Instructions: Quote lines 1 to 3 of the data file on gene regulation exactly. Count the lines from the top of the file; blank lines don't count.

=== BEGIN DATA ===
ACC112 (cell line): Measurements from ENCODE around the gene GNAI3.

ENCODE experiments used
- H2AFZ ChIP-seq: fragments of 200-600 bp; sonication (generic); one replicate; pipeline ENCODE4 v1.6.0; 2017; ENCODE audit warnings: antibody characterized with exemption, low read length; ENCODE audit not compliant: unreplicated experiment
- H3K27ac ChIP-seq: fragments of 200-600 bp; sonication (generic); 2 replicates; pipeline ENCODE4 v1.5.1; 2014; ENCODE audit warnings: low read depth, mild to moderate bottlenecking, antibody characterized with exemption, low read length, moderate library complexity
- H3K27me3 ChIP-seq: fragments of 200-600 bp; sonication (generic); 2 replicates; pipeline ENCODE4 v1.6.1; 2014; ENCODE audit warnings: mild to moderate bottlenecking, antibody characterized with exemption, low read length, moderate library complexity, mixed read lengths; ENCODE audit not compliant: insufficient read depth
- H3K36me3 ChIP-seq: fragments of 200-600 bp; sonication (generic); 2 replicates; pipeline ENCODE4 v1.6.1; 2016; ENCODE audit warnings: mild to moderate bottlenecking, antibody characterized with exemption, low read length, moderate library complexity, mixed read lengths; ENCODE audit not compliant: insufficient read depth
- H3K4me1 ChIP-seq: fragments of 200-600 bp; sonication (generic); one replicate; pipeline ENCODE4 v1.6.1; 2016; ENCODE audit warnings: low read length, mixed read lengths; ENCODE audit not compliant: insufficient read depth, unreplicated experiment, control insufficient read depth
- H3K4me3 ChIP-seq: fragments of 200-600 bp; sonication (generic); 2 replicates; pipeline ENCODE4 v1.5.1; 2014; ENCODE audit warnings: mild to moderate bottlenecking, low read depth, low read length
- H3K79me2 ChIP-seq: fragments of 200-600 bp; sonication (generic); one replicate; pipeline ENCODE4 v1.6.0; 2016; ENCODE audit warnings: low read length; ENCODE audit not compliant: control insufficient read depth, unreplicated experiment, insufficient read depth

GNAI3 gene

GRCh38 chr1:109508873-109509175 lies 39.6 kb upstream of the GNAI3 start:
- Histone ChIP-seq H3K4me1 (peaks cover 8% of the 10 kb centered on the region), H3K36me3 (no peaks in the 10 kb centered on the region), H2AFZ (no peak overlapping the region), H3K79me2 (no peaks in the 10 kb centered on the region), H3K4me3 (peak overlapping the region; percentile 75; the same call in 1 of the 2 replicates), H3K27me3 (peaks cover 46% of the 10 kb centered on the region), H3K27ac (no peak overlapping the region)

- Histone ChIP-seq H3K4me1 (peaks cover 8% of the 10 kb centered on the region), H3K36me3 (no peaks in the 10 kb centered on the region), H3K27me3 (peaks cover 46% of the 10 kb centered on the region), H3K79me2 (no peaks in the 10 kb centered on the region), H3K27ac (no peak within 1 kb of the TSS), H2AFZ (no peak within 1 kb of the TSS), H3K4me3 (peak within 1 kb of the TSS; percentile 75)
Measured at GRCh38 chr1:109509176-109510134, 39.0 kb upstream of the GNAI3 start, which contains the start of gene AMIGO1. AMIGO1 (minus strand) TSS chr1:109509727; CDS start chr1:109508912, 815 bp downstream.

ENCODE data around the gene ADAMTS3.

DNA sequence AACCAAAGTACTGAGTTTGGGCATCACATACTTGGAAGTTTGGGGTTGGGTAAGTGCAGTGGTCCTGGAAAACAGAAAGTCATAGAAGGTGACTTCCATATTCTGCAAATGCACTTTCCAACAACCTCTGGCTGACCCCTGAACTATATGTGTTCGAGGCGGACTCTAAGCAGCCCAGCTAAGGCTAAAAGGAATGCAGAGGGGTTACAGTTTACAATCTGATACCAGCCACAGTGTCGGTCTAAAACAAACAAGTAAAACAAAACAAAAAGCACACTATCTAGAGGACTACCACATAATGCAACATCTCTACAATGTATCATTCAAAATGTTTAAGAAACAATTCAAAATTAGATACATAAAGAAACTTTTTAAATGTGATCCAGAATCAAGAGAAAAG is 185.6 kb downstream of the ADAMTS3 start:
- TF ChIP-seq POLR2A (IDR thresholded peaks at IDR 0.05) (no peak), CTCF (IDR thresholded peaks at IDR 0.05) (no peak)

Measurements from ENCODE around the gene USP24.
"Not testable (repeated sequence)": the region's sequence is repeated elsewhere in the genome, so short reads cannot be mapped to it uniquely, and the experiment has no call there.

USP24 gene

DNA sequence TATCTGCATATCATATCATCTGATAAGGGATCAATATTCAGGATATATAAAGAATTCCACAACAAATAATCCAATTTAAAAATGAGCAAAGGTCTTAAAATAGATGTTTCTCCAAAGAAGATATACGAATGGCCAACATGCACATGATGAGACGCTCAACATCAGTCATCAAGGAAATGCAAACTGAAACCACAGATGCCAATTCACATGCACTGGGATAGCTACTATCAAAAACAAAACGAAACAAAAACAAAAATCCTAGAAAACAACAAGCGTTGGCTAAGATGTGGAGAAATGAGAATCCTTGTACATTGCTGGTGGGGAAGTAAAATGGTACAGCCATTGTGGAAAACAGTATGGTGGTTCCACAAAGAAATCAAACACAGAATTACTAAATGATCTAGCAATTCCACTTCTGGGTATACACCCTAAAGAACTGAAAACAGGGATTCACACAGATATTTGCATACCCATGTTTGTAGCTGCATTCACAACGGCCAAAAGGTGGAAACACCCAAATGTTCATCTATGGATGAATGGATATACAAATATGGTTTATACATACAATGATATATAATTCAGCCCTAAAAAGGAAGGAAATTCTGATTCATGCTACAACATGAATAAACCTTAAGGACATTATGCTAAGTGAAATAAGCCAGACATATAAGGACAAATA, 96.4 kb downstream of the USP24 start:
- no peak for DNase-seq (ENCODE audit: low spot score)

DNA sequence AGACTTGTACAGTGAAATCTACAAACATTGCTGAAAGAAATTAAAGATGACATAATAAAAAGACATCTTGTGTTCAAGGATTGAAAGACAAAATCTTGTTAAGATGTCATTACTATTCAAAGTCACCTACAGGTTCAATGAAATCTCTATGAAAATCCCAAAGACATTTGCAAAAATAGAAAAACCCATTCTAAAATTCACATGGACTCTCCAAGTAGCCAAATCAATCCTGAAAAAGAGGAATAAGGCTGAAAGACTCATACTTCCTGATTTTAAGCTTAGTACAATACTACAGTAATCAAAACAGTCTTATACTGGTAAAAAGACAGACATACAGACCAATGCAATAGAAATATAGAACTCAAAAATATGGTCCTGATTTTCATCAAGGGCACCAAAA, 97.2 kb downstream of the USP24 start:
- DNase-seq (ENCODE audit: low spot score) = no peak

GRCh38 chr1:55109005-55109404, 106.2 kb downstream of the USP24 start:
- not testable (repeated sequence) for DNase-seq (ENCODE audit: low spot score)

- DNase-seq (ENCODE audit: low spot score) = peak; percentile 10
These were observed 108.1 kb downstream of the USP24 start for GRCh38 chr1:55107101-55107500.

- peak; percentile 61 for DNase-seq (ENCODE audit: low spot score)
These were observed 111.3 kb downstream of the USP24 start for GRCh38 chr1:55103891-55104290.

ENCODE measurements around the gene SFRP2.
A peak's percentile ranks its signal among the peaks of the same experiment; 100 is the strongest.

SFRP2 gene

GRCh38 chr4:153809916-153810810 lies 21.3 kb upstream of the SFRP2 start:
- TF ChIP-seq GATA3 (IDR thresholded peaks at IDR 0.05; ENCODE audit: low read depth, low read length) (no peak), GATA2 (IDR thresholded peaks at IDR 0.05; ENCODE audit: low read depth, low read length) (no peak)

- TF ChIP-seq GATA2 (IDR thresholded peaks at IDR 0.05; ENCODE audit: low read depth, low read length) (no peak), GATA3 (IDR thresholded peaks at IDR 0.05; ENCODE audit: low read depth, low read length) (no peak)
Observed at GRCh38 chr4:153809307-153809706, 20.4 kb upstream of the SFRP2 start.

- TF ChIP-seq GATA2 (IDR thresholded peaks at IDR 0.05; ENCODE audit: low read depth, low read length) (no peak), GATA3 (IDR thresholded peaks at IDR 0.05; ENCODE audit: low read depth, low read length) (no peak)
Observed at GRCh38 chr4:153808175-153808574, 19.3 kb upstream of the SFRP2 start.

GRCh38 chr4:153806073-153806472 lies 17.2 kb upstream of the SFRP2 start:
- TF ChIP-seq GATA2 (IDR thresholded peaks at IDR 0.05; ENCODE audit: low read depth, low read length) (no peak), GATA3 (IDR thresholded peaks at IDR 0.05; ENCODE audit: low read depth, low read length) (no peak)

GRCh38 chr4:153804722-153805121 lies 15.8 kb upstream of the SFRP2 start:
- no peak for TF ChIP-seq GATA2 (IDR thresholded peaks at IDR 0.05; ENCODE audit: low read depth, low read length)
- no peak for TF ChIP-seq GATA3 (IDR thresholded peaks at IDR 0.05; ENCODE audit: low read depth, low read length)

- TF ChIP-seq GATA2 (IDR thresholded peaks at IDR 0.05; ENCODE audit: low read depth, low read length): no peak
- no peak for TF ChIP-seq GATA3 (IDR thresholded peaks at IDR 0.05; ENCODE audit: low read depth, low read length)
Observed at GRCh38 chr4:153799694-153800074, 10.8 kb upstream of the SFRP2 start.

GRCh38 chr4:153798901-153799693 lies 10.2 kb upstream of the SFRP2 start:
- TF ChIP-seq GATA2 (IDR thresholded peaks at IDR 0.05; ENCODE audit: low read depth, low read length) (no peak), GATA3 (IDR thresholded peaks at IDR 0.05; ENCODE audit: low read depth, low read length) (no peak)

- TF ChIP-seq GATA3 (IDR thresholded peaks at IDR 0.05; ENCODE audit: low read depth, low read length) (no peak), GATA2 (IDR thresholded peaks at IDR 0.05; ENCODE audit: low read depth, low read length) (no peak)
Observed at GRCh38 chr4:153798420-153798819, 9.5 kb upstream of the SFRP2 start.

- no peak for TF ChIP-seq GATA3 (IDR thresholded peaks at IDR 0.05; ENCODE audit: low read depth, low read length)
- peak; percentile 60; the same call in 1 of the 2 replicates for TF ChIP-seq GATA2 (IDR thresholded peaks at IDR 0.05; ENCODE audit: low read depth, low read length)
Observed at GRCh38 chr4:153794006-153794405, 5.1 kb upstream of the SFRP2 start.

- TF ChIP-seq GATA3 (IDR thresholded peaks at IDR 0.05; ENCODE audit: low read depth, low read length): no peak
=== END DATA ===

ACC112 (cell line): Measurements from ENCODE around the gene GNAI3.

ENCODE experiments used
- H2AFZ ChIP-seq: fragments of 200-600 bp; sonication (generic); one replicate; pipeline ENCODE4 v1.6.0; 2017; ENCODE audit warnings: antibody characterized with exemption, low read length; ENCODE audit not compliant: unreplicated experiment